Opinion analysis: Justices offer minimalist decision on New York credit-card surcharge statuteI think that neither the merchants nor the card networks will be jubilant about the Supreme Court’s narrow decision yesterday in Expressions Hair Design v. Schneiderman, which does little except prolong the litigation about the constitutionality of a New York statute that prohibits merchants from charging a surcharge to customers who use credit cards. For […]

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Opinion analysis: Justices offer minimalist decision on New York credit-card surcharge statute

I think that neither the merchants nor the card networks will be jubilant about the Supreme Court’s narrow decision yesterday in Expressions Hair Design v. Schneiderman, which does little except prolong the litigation about the constitutionality of a New York statute that prohibits merchants from charging a surcharge to customers who use credit cards.

For many years, the statute (like a now-expired provision of the Truth in Lending Act that it copies) was largely irrelevant, because the rules of the major credit-card networks prohibited merchants from discriminating against customers who use their cards. Those rules have recently come under antitrust attack, and the networks have entered into settlements that remove those restrictions in many contexts. Thus, statutes like the New York statute are now the main constraint on merchant behavior in this context.

This case involves a suit by a group of New York merchants, arguing that the New York statute violates the First Amendment because it regulates what they say about their prices. They point out that the statute does not prevent them from charging credit-card customers a higher price than cash customers; they are free to give a discount for the payment of cash. What they can’t do, though, is tell customers they are paying a surcharge or extra fee above the “sticker” price. The U.S. Court of Appeals for the 2nd Circuit dismissed the suit out of hand, concluding that price regulations regulate conduct alone and thus are immune from scrutiny under the First Amendment.

The opinion of the court by Chief Justice John Roberts is squarely in the minimalist vein we have come to know so well, especially with the diminished eight-judge court we have had without Justice Antonin Scalia. Once it has discussed the facts and the analysis of the court of appeals and identified the scheme in question, it offers three paragraphs making only one single point, that this statute goes beyond the pure regulation of price sufficiently into the realm of regulating speech that it is subject to scrutiny under the First Amendment.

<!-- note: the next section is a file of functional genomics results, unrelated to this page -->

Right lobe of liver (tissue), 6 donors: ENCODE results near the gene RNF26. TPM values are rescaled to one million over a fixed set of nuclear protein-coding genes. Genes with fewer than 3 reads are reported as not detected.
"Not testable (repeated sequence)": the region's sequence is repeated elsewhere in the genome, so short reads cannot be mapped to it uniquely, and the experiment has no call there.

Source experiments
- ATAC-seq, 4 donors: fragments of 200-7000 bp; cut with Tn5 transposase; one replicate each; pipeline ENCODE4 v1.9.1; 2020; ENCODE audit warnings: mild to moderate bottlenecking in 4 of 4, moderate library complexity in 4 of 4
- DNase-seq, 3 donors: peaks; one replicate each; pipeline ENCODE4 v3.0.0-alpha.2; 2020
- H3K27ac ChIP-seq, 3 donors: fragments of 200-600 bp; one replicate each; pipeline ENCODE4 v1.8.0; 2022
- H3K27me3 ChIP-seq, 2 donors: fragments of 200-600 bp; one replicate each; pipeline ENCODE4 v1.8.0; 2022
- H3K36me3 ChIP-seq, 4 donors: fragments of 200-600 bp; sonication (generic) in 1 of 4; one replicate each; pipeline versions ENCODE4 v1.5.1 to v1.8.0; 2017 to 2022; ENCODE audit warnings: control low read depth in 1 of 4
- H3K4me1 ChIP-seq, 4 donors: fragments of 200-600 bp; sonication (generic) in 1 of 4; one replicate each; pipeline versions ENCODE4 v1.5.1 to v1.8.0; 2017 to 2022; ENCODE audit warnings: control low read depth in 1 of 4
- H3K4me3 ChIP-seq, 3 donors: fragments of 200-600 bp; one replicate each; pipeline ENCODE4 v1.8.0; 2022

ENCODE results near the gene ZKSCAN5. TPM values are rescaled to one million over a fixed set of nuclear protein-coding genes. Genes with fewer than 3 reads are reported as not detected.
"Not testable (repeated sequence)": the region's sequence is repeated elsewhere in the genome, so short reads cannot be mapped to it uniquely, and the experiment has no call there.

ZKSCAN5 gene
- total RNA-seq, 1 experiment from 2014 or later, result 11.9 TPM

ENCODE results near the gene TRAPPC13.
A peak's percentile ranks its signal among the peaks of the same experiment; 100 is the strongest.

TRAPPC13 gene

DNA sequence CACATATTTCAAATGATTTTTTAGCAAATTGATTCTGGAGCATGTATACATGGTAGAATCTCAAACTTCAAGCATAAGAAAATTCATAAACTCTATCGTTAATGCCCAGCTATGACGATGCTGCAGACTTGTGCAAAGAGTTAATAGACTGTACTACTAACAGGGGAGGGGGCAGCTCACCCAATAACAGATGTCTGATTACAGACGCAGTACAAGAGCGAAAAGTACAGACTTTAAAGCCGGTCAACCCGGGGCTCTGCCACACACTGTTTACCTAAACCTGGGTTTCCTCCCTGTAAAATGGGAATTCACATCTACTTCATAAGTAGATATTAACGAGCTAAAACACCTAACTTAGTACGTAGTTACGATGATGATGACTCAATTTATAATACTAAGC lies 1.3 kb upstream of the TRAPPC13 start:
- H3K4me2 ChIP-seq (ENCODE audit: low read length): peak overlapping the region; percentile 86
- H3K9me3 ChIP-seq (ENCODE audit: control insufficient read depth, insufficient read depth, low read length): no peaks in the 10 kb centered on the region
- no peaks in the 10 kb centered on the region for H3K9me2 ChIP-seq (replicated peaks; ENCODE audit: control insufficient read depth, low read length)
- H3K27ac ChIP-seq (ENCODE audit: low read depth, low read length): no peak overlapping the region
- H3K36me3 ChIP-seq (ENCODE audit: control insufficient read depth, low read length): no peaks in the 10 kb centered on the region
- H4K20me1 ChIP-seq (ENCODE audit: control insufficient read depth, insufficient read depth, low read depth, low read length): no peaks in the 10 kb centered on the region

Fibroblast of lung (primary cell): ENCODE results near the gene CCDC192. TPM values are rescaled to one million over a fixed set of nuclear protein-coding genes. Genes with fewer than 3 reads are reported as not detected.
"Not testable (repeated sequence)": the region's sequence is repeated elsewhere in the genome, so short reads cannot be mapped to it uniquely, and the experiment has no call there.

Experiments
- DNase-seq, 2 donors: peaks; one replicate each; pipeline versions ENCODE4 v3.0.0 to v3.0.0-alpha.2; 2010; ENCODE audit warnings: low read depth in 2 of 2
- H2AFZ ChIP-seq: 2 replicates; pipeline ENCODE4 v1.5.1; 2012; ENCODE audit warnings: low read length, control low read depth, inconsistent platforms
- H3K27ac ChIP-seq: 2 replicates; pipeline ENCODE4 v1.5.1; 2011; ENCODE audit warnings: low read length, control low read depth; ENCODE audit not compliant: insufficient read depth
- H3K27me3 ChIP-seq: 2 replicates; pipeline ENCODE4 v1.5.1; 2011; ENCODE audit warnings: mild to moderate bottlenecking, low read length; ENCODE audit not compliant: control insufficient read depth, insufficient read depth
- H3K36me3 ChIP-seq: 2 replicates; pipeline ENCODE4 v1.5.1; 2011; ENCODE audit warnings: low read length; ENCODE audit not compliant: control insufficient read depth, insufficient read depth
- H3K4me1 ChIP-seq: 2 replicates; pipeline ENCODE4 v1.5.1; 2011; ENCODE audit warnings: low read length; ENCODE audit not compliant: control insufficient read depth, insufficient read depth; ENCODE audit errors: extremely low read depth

That point is a simple one, succinctly made. The court notes that the typical price regulation exempted by the court’s earlier cases “would simply regulate the amount that a store could collect.” This regulation, the court tells us, is “different” in an important way, because “[t]he law tells merchants nothing about the amount they are allowed to collect from a cash or credit card payer.” Embracing the distinction between telling cash customers they receive a discount and card-paying customers they pay a surcharge as one of communicative significance, the court finds the regulations to be squarely within the realm of First Amendment scrutiny: “What the law does regulate is how sellers may communicate their prices. … In regulating the communication of prices rather than prices themselves, §518 regulates speech.”

Having said that, the court is done. Emphasizing that “we are a court of review, not of first view,” it offers not a word as to whether the statute would survive scrutiny under the First Amendment. It does not even summarize the appropriate test, merely identifying the two leading cases that the parties have identified as setting those standards. So the case will return to the 2nd Circuit for litigation of the validity of the statute under the First Amendment; the only thing that we know now that we did not know before is that the First Amendment applies.

Only a bare majority of the court agreed with the wholly minimalist disposition.  Justice Stephen Breyer, for his part, argued that it would be more useful in analyzing the statute to consider whether it “affects an interest that the First Amendment protects” than it is to consider simply whether it regulates “speech,” noting that “virtually all government regulation affects speech.” He suggested that if the statute in operation does “not hinder the transmission of information to the public [by a merchant] so long as it also revealed its credit-card price,” it should “receive a deferential form of review.” Acknowledging that the parties bitterly dispute how the statute operates in fact, he agreed that the problem should be considered first by the court of appeals. Similarly, Justice Sonia Sotomayor, joined by Justice Samuel Alito (a rare combination!) would have gone even further to respond to the uncertainty about the statute’s application; she recommended that the court instruct the 2nd Circuit on remand to use a “certification” procedure to seek an authoritative explanation of how the statute works from the highest New York state court (the New York Court of Appeals).